Grace Under Steam, Part Three

Join Peter Knego for part three of his latest trek aboard Great American Steamboat Company’s freshly revived, lavish AMERICAN QUEEN for a day on the Ohio River and a visit to historic Louisville, KY .  Tour the paddlewheeler BELLE OF LOUISVILLE and hop aboard for the Great Steamboat Race between AMERICAN QUEEN, BELLE OF LOUISVILLE and the BELLE OF CINCINNATI.

American Queen Steamboat Company

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All photos by and copyright Peter Knego 2012 unless otherwise noted.

Tuesday, May 1, 2012

Gordon C. Greene at the podium.

Another full day on the river began with a presentation entitled “Huclkeberry Greene” by Gordon C. Greene, grandson of the founder of the fabled Greene Line, which operated a fleet of paddlewheel boats on the Mississippi and Ohio Rivers. Greene Line purchased and brought the DELTA QUEEN to Cincinnati from San Francisco in 1949 and young Greene gave us a firsthand account of that and many other tales from his youthful days on the river. Were it not for his grandfather (after whom both he and the famous steamboat were named), there might not have been an AMERICAN QUEEN.

The owl is in the detail.
Grand Saloon chandelier.
Blue Tiffany overlook.

There was more time to sit and soak in the details as the scenic Ohio River drifted by. Two Riverlorian talks, including one about steamboat racing and what would soon be AMERICAN QUEEN’s nemesis, the historic steamer BELLE OF LOUISVILLE, were presented in the Grand Saloon. A magic show, Dixieland music, lingering on a swing on the front porch and chatting with fellow guests would round out the day.

Caesar Salad.

Dinner in the J.M. White was the best so far, beginning with a crispy Caesar Salad.

Chicken Marsala.

The main course, a Sauteed Chicken Breast in Marsala Wine Sauce was absolutely perfect, tender and bursting with flavor.

Blue Grass in the Grand Saloon.

Evening entertainment in the Grand Saloon took a 180 degree turn from the Big Band sounds of Harry James to the Bluegrass tones of the Storefront Congregation, a formidable five piece band from Louisville. Their harmonies were tight (and not too twangy), the lyrics were clever and funny and the musicianship was outstanding.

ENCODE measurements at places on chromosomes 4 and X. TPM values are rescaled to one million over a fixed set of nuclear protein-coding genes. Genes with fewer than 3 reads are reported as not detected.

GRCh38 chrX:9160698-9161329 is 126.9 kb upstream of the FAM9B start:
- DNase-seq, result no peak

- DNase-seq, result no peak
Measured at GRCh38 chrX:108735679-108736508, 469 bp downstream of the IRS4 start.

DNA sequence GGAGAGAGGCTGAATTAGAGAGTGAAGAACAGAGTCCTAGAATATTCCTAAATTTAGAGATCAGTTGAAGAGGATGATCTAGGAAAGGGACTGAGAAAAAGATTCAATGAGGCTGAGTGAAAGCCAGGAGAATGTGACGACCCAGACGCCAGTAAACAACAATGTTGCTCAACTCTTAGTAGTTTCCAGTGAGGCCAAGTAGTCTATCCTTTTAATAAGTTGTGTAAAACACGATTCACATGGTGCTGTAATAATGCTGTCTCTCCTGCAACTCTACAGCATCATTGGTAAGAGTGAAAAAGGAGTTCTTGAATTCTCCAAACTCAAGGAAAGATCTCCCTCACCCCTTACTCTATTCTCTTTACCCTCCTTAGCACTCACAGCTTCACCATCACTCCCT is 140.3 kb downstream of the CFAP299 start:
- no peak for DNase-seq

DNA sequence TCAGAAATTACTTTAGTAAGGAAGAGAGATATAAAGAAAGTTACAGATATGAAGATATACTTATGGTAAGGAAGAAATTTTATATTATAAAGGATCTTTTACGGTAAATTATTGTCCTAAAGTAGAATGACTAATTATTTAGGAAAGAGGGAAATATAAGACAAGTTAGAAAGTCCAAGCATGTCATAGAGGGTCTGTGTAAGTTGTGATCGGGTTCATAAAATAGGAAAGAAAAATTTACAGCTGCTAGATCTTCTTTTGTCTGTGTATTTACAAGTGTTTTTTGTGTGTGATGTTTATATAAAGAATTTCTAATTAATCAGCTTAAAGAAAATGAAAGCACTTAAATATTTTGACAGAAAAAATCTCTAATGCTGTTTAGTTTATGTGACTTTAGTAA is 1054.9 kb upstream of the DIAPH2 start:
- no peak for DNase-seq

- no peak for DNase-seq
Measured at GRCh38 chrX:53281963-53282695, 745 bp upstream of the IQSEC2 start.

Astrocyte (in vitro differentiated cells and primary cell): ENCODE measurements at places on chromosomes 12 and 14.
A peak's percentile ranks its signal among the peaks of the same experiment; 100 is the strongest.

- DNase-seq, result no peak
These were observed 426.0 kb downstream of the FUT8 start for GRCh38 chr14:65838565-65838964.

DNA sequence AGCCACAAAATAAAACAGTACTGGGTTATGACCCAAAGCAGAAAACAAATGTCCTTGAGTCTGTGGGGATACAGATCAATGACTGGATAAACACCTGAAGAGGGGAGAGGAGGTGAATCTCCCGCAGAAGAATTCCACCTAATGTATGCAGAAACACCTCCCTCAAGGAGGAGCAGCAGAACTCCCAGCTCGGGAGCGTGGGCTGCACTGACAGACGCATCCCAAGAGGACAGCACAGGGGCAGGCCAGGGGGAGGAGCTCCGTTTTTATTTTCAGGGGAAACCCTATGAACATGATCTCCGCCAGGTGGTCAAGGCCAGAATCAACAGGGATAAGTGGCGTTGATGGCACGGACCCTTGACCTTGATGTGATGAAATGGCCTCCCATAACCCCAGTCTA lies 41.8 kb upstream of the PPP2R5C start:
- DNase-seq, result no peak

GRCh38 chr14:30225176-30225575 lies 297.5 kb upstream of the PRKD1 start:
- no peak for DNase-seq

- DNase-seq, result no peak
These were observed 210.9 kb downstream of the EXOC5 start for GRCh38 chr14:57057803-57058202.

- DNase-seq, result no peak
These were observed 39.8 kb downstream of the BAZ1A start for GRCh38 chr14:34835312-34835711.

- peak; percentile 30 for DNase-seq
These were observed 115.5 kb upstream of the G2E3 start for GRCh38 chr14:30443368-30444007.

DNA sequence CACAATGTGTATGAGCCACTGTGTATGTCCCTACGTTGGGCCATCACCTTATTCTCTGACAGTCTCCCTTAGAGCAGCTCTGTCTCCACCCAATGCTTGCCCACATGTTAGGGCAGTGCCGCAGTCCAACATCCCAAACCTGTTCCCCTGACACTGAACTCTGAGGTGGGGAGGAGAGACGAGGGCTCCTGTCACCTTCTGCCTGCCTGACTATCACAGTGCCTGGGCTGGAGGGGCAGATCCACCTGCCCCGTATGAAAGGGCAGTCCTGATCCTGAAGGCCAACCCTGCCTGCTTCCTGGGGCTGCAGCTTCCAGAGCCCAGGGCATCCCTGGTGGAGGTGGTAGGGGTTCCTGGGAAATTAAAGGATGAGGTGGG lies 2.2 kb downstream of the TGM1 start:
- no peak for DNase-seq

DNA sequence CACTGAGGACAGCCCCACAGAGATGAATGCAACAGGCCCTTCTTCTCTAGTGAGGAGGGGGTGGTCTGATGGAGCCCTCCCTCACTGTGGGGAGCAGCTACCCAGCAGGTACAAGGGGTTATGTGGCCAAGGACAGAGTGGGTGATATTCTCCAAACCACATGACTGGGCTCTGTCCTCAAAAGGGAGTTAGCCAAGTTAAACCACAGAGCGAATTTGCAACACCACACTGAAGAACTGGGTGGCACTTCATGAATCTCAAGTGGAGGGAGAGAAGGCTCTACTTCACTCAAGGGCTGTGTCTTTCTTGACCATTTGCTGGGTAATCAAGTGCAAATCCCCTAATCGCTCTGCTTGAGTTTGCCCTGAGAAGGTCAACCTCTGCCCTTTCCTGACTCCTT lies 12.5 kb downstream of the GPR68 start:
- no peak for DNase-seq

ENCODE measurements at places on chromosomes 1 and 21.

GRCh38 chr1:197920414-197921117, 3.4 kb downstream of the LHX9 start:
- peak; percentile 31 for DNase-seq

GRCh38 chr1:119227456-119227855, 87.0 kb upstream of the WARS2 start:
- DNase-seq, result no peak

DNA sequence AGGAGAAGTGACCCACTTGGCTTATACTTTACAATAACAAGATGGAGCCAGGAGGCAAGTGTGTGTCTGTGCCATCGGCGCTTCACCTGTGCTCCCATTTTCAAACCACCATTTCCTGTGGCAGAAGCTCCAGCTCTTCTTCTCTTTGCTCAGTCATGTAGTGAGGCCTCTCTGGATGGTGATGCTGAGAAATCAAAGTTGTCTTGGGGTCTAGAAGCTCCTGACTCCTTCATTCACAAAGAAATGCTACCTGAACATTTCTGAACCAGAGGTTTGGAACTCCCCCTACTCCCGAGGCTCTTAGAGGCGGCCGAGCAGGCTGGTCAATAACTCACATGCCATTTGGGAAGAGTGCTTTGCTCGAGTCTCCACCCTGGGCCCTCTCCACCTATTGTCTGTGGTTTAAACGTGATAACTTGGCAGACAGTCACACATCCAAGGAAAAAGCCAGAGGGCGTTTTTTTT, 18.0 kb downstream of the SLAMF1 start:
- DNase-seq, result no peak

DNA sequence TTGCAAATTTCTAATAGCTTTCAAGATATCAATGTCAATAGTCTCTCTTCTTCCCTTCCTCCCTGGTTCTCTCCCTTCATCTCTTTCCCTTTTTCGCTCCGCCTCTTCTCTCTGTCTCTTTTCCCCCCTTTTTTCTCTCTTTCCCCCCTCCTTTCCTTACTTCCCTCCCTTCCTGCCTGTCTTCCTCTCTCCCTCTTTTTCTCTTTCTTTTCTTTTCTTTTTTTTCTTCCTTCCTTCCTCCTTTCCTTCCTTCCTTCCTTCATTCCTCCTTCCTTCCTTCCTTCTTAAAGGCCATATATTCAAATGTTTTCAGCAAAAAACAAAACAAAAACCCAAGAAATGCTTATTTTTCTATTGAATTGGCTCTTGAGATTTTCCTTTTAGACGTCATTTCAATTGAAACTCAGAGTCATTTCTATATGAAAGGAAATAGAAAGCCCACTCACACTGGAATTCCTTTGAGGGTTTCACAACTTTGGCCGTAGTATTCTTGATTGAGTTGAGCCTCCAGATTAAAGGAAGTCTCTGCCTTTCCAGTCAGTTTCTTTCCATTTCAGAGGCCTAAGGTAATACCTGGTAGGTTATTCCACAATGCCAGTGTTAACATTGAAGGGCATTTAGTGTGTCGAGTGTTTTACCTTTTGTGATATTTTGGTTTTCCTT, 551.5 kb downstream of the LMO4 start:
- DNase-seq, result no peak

Wednesday, May 2, 2012

Let them eat Bananas Foster Stuffed French Toast!

It would be a day of “Bells and BELLES” in Louisville, Kentucky, home of the Kentucky Derby and bourbon whiskey.  Mags (my darling Aunt Mary) and I got started a bit earlier than usual with a full breakfast in the J.M. White Dining Room. It would probably be the last thing I would ever eat (not that I wouldn’t enjoy it) but I had to see the Bananas Foster Stuffed French Toast with my own eyes.

Seelbach Hotel.

We had tickets for the 9:50 Steamcoach and were soon off to see Louisville, named for France’s King Louis XVI, who, along with his wife, Marie Antoinette, ended their reigns under the blade of a guillotine. After doing the Steamcoach loop, we hopped off at the gorgeous Seelbach Hilton Hotel, which was built in 1905.

Louisville hotel lobby.

It was hard not to think of the great turn-of-the-(20th) century liners like the FRANCE (iv) when pondering the grand staircase in the lobby of the Seelbach. We also visited the Ratskellar in its basement which has some spectacular Bavarian Rookwood Pottery Panels.

LOUIV XVI versus the Clock Tower.

From there it was a relatively short walk to the City Hall, with its famous clock tower, dating from 1873. Added to the National Register of Historic Places in 1976, it faces a large marble statue of Louis XVI.

Baseball Museum.

Other Steamcoach stops included the Slugger’s Museum and Factory, fronted by a six story bat and dedicated to America’s most popular pastime and the Glass Factory, which has an interesting exhibit or two and a viewing area overlooking the glass blowing ovens.

Kentucky Center.

Our last stop was  the Kentucky Center for the Performing Arts. Fronted by an Alexander Calder sculpture, it offers a free I-Max style screening of the popular “The Kentucky Show”.  Upcoming headliners in the state-of-the-art theater include a number of country music acts, as well as Bills Maher and Cosby.


Back on board the AMERICAN QUEEN, a historic transfer was about to take place. Stowed on forward Observation Deck, the 865-pound brass bell from the since-scrapped-down-to-a-barge riverboat MISSISSIPPI QUEEN was about to be hoisted away.

MISSISSIPPI QUEEN being lowered to a barge.

The bell, originally cast in 1876 for the Holy Cross Monastery in Cincinnati and gifted to the MISSISSIPPI QUEEN in 1976, will live on at the Howard Steamboat Museum, located near the Jeffboat Shipyard in Jefferson, Indiana, which built the “MQ”.


I next headed off to explore the riverfront and get some photos of the three stern wheelers gathered for the Great Race later that day. Right behind the AMERICAN QUEEN was the handsome little BELLE OF CINCINNATI, built in 1991 as the EMERALD LADY. The diesel-powered boat has replaced the now-laid up DELTA QUEEN as the principal competitor with hometown legend, the BELLE OF LOUISVILLE, in the annual Great Steamboat Race.